123 Suppression of vibration and resonance

Consider the linear single degree-of-freedom oscillator shown in Figure 12.2(a): a mass m attached by a spring and a damper to a base. Assume that the base vibrates at a single frequency œ with input amplitude X, so that its displacement is x = Xelœt. The relative deflection of the mass is y = Yelœt is then given by the transfer function H(œ):

where w1 is the undamped natural frequency of the oscillator and 77 is the damping constant. The magnitude of H(w) is shown in Figure 12.2(b).

Figure 12.2 (a) Single degree of freedom oscillator subject to seismic input x at frequency w. (b) The transfer function for the relative displacement y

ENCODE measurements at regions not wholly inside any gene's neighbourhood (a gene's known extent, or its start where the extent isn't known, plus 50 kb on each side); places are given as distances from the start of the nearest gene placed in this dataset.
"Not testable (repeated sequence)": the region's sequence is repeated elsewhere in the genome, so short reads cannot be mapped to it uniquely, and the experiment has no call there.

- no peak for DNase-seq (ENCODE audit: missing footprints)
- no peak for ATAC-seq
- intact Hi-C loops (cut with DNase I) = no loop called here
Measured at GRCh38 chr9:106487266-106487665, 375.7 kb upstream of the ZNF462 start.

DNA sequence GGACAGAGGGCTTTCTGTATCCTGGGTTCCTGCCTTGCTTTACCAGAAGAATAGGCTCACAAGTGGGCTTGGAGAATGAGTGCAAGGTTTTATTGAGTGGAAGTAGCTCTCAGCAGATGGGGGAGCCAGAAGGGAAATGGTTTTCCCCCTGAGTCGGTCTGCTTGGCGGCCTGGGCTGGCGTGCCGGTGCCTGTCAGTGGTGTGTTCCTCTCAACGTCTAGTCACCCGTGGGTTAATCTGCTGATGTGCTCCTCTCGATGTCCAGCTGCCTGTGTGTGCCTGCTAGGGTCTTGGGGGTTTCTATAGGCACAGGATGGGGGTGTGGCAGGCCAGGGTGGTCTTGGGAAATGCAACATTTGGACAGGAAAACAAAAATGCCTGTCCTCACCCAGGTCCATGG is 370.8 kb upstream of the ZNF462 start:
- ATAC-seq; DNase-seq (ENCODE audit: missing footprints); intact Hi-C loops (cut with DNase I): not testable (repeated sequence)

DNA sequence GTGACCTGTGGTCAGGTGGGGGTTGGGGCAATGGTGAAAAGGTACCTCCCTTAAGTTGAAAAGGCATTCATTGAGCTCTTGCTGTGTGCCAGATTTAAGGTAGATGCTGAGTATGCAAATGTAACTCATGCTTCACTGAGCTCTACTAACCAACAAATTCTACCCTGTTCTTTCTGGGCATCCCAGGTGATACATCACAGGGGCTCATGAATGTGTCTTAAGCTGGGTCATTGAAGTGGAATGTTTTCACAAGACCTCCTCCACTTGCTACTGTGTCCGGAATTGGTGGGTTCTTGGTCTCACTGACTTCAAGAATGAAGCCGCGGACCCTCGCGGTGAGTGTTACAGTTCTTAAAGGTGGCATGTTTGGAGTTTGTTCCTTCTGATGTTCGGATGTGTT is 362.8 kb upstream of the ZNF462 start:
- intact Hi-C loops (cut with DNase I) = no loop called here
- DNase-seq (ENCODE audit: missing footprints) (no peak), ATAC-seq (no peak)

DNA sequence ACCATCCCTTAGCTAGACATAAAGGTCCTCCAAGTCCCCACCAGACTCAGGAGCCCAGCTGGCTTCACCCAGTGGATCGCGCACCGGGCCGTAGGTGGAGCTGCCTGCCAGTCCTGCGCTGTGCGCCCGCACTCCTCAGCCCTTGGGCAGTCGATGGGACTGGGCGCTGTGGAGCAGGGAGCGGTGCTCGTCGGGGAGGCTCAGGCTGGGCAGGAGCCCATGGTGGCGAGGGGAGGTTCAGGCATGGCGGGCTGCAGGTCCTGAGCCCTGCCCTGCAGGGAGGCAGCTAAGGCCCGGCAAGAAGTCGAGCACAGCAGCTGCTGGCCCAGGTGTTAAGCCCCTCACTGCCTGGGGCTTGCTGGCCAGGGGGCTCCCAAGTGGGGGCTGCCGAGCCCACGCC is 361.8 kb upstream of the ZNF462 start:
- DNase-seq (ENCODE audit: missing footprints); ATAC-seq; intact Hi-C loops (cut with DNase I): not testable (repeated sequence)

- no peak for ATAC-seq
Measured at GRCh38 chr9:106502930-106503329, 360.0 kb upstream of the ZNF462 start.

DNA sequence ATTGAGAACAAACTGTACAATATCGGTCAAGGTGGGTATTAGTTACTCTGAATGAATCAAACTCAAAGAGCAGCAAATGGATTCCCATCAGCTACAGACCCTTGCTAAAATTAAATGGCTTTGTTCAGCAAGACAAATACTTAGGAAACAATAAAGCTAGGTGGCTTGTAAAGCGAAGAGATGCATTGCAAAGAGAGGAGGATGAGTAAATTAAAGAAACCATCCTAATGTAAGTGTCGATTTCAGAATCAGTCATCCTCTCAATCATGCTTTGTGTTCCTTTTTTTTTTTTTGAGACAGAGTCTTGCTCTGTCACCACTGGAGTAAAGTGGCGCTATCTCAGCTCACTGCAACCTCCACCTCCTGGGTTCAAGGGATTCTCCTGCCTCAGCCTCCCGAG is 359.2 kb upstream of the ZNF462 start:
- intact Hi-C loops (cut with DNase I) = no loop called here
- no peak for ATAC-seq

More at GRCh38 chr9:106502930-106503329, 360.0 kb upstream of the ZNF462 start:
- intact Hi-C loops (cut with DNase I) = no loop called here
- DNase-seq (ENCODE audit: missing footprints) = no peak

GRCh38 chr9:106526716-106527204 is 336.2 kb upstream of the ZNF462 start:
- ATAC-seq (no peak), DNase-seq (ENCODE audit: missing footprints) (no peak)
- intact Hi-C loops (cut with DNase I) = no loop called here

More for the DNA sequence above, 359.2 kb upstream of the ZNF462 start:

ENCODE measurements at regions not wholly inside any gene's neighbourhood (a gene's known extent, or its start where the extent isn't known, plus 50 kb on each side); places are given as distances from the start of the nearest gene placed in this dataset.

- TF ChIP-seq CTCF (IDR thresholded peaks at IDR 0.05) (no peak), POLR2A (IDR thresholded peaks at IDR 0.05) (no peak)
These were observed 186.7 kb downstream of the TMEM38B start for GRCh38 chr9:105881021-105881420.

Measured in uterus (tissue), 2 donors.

Single low-frequency undamped input

For small values of «/«1 and low damping

meaning that the response Y is minimized by making its lowest natural frequency «1 as large as possible. Real vibrating systems, of course, have many modes of vibration, but the requirement of maximum «1 is unaffected by this. Further, the same conclusion holds when the input is an oscillating force applied to the mass, rather than a displacement applied to the base. Thus the material index Mu

should be maximized to minimize response to a single low-frequency undamped input.

Consider, as an example, the task of maximizing «1 for a circular plate. We suppose that the plate has a radius R and a mass m1 per unit area, and that these are fixed. Its lowest natural frequency of flexural vibration is mXR4(X - v2)

where E is Young's modulus, v is Poisson's ratio and C2 is a constant (see Section 4.8). If, at constant mass, the plate is converted to a foam, its thickness, t, increases as (p/psVl and its modulus E decreases as (p/ps)2 (Section 4.2) giving the scaling law

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